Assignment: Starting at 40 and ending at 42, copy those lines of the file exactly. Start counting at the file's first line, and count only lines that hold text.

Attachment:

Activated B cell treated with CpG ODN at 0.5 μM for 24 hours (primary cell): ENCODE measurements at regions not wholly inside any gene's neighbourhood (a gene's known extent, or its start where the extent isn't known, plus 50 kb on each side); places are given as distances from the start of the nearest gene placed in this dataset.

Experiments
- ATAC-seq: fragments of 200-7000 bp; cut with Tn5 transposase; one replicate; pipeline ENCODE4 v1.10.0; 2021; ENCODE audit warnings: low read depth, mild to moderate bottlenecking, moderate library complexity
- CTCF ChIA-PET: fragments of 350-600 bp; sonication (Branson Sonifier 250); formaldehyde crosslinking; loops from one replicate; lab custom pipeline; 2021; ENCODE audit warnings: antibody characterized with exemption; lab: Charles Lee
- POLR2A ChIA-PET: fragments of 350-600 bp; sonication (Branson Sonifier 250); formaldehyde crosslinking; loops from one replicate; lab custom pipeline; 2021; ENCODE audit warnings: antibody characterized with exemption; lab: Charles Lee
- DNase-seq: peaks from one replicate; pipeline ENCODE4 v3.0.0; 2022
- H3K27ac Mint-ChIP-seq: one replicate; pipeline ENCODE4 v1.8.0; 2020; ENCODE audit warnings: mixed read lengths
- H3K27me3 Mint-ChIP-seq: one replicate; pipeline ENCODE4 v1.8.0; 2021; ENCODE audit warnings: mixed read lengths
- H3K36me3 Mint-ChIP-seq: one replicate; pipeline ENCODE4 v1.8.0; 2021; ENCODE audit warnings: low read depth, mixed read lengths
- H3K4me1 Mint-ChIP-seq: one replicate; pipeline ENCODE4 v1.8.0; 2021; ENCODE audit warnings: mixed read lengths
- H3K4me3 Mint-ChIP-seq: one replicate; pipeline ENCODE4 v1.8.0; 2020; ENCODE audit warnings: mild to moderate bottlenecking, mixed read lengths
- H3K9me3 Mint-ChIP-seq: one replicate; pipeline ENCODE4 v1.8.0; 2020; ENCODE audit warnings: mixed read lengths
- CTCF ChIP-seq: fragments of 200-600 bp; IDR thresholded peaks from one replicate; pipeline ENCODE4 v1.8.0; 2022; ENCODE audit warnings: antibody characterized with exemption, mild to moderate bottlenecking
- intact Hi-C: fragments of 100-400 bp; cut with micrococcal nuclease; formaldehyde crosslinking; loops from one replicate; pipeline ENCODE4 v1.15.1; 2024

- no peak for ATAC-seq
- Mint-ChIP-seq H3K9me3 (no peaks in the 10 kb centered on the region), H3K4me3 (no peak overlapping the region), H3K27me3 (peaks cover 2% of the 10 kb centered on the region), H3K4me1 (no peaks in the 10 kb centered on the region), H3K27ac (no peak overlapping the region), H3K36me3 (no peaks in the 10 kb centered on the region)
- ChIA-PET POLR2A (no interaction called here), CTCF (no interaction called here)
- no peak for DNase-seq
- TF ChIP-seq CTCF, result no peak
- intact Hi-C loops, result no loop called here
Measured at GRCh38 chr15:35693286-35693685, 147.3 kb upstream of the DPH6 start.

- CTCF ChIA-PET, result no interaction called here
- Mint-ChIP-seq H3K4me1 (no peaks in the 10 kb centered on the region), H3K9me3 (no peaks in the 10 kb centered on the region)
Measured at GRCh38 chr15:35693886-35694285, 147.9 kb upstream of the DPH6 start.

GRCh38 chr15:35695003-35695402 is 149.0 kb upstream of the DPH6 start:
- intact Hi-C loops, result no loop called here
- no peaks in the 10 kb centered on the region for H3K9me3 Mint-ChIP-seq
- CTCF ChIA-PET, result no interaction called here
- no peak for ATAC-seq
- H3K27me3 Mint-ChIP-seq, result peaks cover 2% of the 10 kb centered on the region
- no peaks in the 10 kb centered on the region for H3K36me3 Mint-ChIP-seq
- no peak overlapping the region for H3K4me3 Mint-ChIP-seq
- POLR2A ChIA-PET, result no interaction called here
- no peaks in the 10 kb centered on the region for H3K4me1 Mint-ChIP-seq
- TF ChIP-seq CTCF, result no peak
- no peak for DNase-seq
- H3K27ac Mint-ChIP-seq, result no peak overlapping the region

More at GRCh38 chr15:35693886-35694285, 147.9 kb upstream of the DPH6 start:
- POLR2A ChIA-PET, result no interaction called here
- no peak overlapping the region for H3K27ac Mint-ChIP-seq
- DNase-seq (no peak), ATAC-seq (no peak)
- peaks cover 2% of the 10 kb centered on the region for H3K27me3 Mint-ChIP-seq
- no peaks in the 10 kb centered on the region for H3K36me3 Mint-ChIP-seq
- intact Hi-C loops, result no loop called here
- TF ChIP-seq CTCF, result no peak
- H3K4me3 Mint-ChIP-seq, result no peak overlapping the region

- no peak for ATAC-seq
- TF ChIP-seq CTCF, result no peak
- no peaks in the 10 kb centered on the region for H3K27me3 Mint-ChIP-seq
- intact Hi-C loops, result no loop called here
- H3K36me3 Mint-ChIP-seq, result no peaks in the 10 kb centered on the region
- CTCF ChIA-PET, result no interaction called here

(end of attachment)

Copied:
- no peak overlapping the region for H3K27ac Mint-ChIP-seq
- DNase-seq (no peak), ATAC-seq (no peak)
- peaks cover 2% of the 10 kb centered on the region for H3K27me3 Mint-ChIP-seq